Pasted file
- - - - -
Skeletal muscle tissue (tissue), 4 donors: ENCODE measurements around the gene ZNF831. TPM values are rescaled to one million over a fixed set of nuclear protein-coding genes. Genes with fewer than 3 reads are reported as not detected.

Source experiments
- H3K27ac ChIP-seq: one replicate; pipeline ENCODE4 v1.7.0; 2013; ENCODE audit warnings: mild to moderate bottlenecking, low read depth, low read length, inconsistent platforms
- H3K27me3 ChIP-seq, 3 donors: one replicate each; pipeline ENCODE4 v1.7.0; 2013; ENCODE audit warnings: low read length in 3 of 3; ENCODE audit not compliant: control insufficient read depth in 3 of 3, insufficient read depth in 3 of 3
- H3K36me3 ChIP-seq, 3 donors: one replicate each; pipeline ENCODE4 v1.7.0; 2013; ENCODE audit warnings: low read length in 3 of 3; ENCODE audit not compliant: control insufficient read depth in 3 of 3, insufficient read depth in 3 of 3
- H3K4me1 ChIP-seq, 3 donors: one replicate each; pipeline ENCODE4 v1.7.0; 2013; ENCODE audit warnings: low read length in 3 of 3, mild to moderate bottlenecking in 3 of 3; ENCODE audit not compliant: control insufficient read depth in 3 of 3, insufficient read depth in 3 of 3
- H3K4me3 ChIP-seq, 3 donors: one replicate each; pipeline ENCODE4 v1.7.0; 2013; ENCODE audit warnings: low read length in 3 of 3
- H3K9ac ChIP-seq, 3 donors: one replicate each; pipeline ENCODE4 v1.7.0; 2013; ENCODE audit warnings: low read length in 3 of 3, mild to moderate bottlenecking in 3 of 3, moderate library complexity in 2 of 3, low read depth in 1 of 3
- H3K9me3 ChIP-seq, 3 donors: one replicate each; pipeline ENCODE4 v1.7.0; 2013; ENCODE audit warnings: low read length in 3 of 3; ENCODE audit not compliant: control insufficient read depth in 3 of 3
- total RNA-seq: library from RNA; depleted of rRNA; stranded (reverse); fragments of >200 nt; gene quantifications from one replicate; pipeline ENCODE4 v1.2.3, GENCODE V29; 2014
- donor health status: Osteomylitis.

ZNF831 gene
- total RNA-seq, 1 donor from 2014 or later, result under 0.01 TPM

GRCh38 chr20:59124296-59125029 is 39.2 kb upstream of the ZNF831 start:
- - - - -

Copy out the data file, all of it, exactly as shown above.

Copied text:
Skeletal muscle tissue (tissue), 4 donors: ENCODE measurements around the gene ZNF831. TPM values are rescaled to one million over a fixed set of nuclear protein-coding genes. Genes with fewer than 3 reads are reported as not detected.

Source experiments
- H3K27ac ChIP-seq: one replicate; pipeline ENCODE4 v1.7.0; 2013; ENCODE audit warnings: mild to moderate bottlenecking, low read depth, low read length, inconsistent platforms
- H3K27me3 ChIP-seq, 3 donors: one replicate each; pipeline ENCODE4 v1.7.0; 2013; ENCODE audit warnings: low read length in 3 of 3; ENCODE audit not compliant: control insufficient read depth in 3 of 3, insufficient read depth in 3 of 3
- H3K36me3 ChIP-seq, 3 donors: one replicate each; pipeline ENCODE4 v1.7.0; 2013; ENCODE audit warnings: low read length in 3 of 3; ENCODE audit not compliant: control insufficient read depth in 3 of 3, insufficient read depth in 3 of 3
- H3K4me1 ChIP-seq, 3 donors: one replicate each; pipeline ENCODE4 v1.7.0; 2013; ENCODE audit warnings: low read length in 3 of 3, mild to moderate bottlenecking in 3 of 3; ENCODE audit not compliant: control insufficient read depth in 3 of 3, insufficient read depth in 3 of 3
- H3K4me3 ChIP-seq, 3 donors: one replicate each; pipeline ENCODE4 v1.7.0; 2013; ENCODE audit warnings: low read length in 3 of 3
- H3K9ac ChIP-seq, 3 donors: one replicate each; pipeline ENCODE4 v1.7.0; 2013; ENCODE audit warnings: low read length in 3 of 3, mild to moderate bottlenecking in 3 of 3, moderate library complexity in 2 of 3, low read depth in 1 of 3
- H3K9me3 ChIP-seq, 3 donors: one replicate each; pipeline ENCODE4 v1.7.0; 2013; ENCODE audit warnings: low read length in 3 of 3; ENCODE audit not compliant: control insufficient read depth in 3 of 3
- total RNA-seq: library from RNA; depleted of rRNA; stranded (reverse); fragments of >200 nt; gene quantifications from one replicate; pipeline ENCODE4 v1.2.3, GENCODE V29; 2014
- donor health status: Osteomylitis.

ZNF831 gene
- total RNA-seq, 1 donor from 2014 or later, result under 0.01 TPM

GRCh38 chr20:59124296-59125029 is 39.2 kb upstream of the ZNF831 start: